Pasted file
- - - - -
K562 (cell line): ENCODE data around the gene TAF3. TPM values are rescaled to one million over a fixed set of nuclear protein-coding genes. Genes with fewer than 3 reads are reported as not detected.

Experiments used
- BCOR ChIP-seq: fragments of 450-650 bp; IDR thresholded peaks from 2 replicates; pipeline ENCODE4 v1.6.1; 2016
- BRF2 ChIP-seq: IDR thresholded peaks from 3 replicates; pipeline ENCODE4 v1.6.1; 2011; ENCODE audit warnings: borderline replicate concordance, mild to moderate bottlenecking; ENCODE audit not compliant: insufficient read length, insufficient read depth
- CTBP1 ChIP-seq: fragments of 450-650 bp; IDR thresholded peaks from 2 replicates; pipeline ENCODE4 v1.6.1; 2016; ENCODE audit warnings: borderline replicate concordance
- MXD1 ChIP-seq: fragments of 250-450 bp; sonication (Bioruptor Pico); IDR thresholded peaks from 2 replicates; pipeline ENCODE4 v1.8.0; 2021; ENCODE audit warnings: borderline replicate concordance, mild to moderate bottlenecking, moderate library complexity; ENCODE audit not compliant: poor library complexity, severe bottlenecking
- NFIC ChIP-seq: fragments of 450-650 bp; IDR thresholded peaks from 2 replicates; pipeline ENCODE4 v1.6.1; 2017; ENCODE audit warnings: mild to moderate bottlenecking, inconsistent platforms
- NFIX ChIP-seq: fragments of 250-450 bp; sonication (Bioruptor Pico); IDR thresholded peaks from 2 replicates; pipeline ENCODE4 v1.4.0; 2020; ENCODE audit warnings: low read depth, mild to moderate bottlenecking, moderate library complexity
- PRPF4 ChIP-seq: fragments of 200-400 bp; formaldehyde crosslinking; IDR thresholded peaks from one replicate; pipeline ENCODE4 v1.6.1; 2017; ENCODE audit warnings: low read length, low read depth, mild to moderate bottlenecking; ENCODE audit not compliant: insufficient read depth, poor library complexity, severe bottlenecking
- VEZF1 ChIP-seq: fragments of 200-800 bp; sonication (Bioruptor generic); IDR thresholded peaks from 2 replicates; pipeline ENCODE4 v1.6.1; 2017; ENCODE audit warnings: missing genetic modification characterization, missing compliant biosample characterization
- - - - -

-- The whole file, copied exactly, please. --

K562 (cell line): ENCODE data around the gene TAF3. TPM values are rescaled to one million over a fixed set of nuclear protein-coding genes. Genes with fewer than 3 reads are reported as not detected.

Experiments used
- BCOR ChIP-seq: fragments of 450-650 bp; IDR thresholded peaks from 2 replicates; pipeline ENCODE4 v1.6.1; 2016
- BRF2 ChIP-seq: IDR thresholded peaks from 3 replicates; pipeline ENCODE4 v1.6.1; 2011; ENCODE audit warnings: borderline replicate concordance, mild to moderate bottlenecking; ENCODE audit not compliant: insufficient read length, insufficient read depth
- CTBP1 ChIP-seq: fragments of 450-650 bp; IDR thresholded peaks from 2 replicates; pipeline ENCODE4 v1.6.1; 2016; ENCODE audit warnings: borderline replicate concordance
- MXD1 ChIP-seq: fragments of 250-450 bp; sonication (Bioruptor Pico); IDR thresholded peaks from 2 replicates; pipeline ENCODE4 v1.8.0; 2021; ENCODE audit warnings: borderline replicate concordance, mild to moderate bottlenecking, moderate library complexity; ENCODE audit not compliant: poor library complexity, severe bottlenecking
- NFIC ChIP-seq: fragments of 450-650 bp; IDR thresholded peaks from 2 replicates; pipeline ENCODE4 v1.6.1; 2017; ENCODE audit warnings: mild to moderate bottlenecking, inconsistent platforms
- NFIX ChIP-seq: fragments of 250-450 bp; sonication (Bioruptor Pico); IDR thresholded peaks from 2 replicates; pipeline ENCODE4 v1.4.0; 2020; ENCODE audit warnings: low read depth, mild to moderate bottlenecking, moderate library complexity
- PRPF4 ChIP-seq: fragments of 200-400 bp; formaldehyde crosslinking; IDR thresholded peaks from one replicate; pipeline ENCODE4 v1.6.1; 2017; ENCODE audit warnings: low read length, low read depth, mild to moderate bottlenecking; ENCODE audit not compliant: insufficient read depth, poor library complexity, severe bottlenecking
- VEZF1 ChIP-seq: fragments of 200-800 bp; sonication (Bioruptor generic); IDR thresholded peaks from 2 replicates; pipeline ENCODE4 v1.6.1; 2017; ENCODE audit warnings: missing genetic modification characterization, missing compliant biosample characterization